Moreover, the likelihood of sexual violence in increasing adolescent pregnancy during the COVID-19 lockdowns, cannot be ignored. Before the pandemic, evidence suggested that sexual violence contributes significantly to adolescent pregnancy [7]. Sexual violence against girls and women is commonly reported with pre-COVID-19 estimates of more than one third of girls experiencing coerced sexual debut in some countries [16]. COVID-19 restrictive lockdowns resulted in closure of schools, workplaces and settings where ‘fun-seekers’ may get sexual gratification. Spending more time in lockdown also implies that adolescent girls may experience greater exposure to perpetrators of sexual violence, which may include family members and other known people [4, 32, 33]. Compared to pre-COVID cohorts, a greater proportion of adolescent girls in Kenya during the pandemic (3.2% vs. 1.4%) reported experiencing sexual violence. Disruptions to condom and contraceptives services during COVID-19 amplified consequences of sexual violence by not only increasing the risk of pregnancy, but also of sexually transmissible blood-borne viruses (e.g., HIV) and/or infections (e.g., chlamydia).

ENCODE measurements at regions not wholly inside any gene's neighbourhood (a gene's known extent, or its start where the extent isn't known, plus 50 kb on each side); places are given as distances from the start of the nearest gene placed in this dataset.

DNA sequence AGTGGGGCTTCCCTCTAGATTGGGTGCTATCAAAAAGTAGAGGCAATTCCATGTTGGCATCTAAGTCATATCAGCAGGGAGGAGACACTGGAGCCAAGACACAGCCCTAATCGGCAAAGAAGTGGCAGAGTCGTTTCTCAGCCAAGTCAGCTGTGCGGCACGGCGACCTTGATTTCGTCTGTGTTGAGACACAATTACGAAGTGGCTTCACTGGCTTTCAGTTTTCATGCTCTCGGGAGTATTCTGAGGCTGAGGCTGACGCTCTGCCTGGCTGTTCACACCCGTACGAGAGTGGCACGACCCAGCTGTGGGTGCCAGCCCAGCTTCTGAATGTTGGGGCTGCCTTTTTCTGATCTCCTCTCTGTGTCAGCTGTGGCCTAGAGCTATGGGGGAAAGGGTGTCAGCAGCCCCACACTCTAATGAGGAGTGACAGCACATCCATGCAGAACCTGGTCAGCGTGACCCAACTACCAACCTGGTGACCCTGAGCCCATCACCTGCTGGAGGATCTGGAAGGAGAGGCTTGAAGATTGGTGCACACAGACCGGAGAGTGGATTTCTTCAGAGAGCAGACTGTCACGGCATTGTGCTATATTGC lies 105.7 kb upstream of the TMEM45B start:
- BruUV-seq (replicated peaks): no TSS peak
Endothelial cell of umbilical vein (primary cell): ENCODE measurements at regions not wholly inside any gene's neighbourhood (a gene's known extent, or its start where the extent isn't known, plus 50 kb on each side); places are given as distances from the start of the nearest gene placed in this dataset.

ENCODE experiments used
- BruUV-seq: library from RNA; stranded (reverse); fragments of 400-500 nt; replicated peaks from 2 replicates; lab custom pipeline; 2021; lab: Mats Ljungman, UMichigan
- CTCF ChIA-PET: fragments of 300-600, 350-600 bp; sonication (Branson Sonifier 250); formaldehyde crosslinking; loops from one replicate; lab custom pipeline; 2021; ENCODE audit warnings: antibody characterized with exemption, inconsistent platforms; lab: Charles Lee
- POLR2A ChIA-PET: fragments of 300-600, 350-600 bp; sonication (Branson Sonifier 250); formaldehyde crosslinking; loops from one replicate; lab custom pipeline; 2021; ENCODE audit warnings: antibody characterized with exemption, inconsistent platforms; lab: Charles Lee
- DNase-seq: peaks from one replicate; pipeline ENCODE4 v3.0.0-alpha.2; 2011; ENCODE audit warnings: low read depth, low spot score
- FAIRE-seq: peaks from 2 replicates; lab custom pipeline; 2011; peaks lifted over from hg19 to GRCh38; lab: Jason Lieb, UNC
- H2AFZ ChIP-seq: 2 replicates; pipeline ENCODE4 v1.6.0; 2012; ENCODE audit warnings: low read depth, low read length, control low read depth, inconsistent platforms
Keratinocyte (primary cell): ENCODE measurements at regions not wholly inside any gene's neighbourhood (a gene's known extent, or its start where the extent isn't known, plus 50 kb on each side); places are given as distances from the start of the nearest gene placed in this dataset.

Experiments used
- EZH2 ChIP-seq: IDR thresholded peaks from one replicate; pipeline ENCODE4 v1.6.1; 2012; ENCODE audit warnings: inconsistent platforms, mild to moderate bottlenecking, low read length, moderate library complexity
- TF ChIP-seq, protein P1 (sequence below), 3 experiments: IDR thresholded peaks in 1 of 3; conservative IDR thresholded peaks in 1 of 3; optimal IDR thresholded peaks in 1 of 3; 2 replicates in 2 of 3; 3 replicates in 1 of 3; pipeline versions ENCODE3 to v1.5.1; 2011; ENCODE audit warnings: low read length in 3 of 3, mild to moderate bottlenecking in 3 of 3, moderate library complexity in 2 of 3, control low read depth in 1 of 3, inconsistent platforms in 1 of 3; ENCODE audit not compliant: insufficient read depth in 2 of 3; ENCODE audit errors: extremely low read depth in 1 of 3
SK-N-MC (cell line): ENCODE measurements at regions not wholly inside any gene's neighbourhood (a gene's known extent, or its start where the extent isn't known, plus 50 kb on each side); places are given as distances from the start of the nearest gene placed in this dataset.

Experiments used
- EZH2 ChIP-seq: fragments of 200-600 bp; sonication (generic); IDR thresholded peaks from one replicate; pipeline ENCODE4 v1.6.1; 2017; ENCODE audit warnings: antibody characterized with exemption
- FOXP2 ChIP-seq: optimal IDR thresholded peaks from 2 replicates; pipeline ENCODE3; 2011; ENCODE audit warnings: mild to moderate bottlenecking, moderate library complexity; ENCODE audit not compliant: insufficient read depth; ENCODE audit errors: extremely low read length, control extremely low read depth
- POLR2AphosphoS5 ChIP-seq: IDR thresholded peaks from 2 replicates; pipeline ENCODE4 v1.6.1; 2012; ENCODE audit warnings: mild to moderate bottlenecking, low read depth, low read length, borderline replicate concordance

Promoting adolescent sexual and reproductive health and rights

The COVID-19 pandemic is not the first, neither will it be the last pandemic or public health emergency that the world will experience. The Monkeypox has recently been declared as a public health emergency of international concern [34]. Ample evidence has shown that adolescent pregnancy increases in times of public health emergencies as evidenced by the Ebola Virus Disease epidemic and the near-endemic COVID-19 state. Thus, beyond narratives, a key concern should be on how to leverage the experiences drawn from these public health emergencies to promote, reinforce and enable adolescent SRHR. A recent SRH profile of 132 countries highlighted the need for massive investment in sexual and reproductive health care, especially in LMICs [26].